Let’s Talk about the Occult—Theologically
Recently a student at a major Christian university wrote an article in the student newspaper defending the use of tarot cards—as not demonic and as compatible with Christianity.
Tarot card “reading” belongs in the larger category of “the occult” and specifically divination (foretelling the future by paranormal means).
Three biblical passages stand out as opposing all forms of divination: Deuteronomy 18, Isaiah 8, and Acts 16. As anyone who is biblically literate known, the latter passage records the story of a young woman who was enslaved (human trafficked) by two men. She was a fortune teller, used divination, and that because of a demon in her. The apostles liberated her from that evil power and “gift” much to the chagrin of her masters.
Besides scripture, Christian tradition has always stood firmly against divination by any means other than prophecy by the Holy Spirit or special revelations from the Holy Spirit.
But let’s talk about the theology behind the biblical and traditional Christian prohibitions of divination.
*Sidebar: The opinions expressed here are my own (or those of the guest writer); I do not speak for any other person, group or organization; nor do I imply that the opinions expressed here reflect those of any other person, group or organization unless I say so specifically. Before commenting read the entire post and the “Note to commenters” at its end.*
Divination arises from a desire to know the future or to receive guidance about how to live one’s life from some power or force or principle other than God. This is one manifestation of the fall—the desire to be as God. All evil and harm ultimately arises from that desire—to have power that belongs only to God and to possess it for oneself independently of God. Underlying that is the fallen human craving for security outside of God.
All occultism, whether divination or magick (the two main forms of occult practice), is also an opening to a demonic realm through which spiritually destructive forces can come. And many people become obsessed with the occult; like pornography and drugs, the occult can become addictive.
Divination can also be personally harmful psychologically. I will tell my own story here.
When I was about eight years old I snuck into a fortune teller’s tent at a carnival. I knew my parents would be appalled, but I couldn’t resist. I paid her fifty cents and she read my palms. The only thing I remember that she said was that sometime during my fifties I would suffer a very serious illness. Who would say that to an eight year old boy? Not a nice person. That prediction, which I took to be more than a prediction, haunted me for decades. I feared my fifties.
All one has to do to see that tarot cards belong to a category of evil is to examine the pictures on them. But here my concern is why? Why would a Christian ever want to use tarot cards or defend their use? Why would the faculty advisor of a Christian university newspaper ever allow an article defending tarot cards as innocent be published? Why would there not be an outcry on that campus and among its constituents about such public defense of something universally condemned among orthodox Christians as evil?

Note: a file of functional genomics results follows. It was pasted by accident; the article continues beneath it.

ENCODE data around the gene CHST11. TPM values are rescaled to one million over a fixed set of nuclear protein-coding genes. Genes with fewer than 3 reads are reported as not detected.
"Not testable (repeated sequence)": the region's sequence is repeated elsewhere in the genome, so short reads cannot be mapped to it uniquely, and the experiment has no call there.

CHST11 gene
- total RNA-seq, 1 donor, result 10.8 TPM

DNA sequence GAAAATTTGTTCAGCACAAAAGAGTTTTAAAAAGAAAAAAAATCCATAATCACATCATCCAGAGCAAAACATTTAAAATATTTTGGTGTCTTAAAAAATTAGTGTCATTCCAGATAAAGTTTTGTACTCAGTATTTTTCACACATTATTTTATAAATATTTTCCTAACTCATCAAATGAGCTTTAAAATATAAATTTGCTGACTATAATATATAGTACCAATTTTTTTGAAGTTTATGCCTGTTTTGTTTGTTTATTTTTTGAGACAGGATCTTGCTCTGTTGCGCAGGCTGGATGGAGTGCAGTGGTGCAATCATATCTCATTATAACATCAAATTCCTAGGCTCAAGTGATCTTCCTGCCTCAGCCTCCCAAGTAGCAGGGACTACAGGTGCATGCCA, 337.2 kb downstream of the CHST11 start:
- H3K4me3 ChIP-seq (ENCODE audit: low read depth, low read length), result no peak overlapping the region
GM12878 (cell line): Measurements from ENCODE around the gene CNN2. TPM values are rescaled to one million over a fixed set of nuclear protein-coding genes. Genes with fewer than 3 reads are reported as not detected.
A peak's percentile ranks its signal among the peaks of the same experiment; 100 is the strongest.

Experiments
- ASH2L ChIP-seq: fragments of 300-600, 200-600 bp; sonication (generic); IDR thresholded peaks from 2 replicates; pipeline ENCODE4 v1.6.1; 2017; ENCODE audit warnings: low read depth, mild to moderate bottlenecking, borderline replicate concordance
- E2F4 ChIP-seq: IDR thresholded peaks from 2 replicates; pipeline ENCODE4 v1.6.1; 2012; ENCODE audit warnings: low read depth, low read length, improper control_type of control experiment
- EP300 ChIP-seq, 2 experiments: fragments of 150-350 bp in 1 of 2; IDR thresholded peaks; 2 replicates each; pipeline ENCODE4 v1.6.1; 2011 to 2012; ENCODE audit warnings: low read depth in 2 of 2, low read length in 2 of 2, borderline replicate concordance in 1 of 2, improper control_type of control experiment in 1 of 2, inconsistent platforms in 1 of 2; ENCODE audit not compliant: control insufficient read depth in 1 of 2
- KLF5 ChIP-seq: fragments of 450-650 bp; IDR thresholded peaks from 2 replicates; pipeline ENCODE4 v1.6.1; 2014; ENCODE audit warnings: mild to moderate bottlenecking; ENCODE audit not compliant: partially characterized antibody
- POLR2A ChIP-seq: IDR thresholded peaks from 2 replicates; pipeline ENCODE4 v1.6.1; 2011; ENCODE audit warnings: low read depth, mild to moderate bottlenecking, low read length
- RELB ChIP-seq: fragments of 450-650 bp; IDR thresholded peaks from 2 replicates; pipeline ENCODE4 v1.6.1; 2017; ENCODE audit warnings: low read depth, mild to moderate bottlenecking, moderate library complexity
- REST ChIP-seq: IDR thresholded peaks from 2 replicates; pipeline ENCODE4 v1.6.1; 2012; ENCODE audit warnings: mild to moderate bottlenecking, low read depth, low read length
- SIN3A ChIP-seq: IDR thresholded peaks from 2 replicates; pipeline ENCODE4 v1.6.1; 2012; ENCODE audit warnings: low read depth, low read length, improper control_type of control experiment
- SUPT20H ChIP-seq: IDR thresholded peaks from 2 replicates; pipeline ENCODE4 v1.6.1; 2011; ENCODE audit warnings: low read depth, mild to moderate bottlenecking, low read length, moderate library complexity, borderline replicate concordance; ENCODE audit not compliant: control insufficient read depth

Are tarot cards evil? Are they demonic? Well, no…if all we are talking about is the paper and ink. The evil lies in the imagery and use of tarot cards—the purpose for which they are used and their use by demonic powers and principalities to harm people and lure them into the realm of the occult which is, according to Christianity, a realm ruled over and used by Satan.
Some people have suggested a gentle approach to the student author—simply attempting to help her clarify her values by asking questions. While that gentle approach has its place, such as in a situation where the person is using tarot cards but not publicly promoting their use as innocent and even compatible with Christianity, a firmer approach also has its place, such as in a situation where a person is publicly promoting the use of tarot cards (or anything else universally considered evil by Christians) within a Christian community.
Let’s use a hypothetical example. Suppose a male student at a Christian university wrote an article, published in the student newspaper, arguing that animated pornography is innocent and compatible with Christianity because it has no victims. I predict that there would be an outcry against that and that the response would be more than values clarification.
My concern is that some Christians no longer really believe in Satan or demons and do not believe that occultism is truly dangerous, demonic, or sin.
I wonder where people who condone the promotion of tarot cards within a Christian community would draw the line? What if a student published a piece promoting attendance at seances? Don’t laugh. I have known students (and others) who went to mediums to contact deceased loves ones and friends. Every week I drive past a “church” of “spiritual science” where the pastor is a medium. It looks like any other church. Should we not warn brothers and sisters in Christ (and others) against such practices? If we should not, perhaps it is because we don’t really believe in the reality of evil principalities and powers or that the Bible’s prohibitions against divination are valid.
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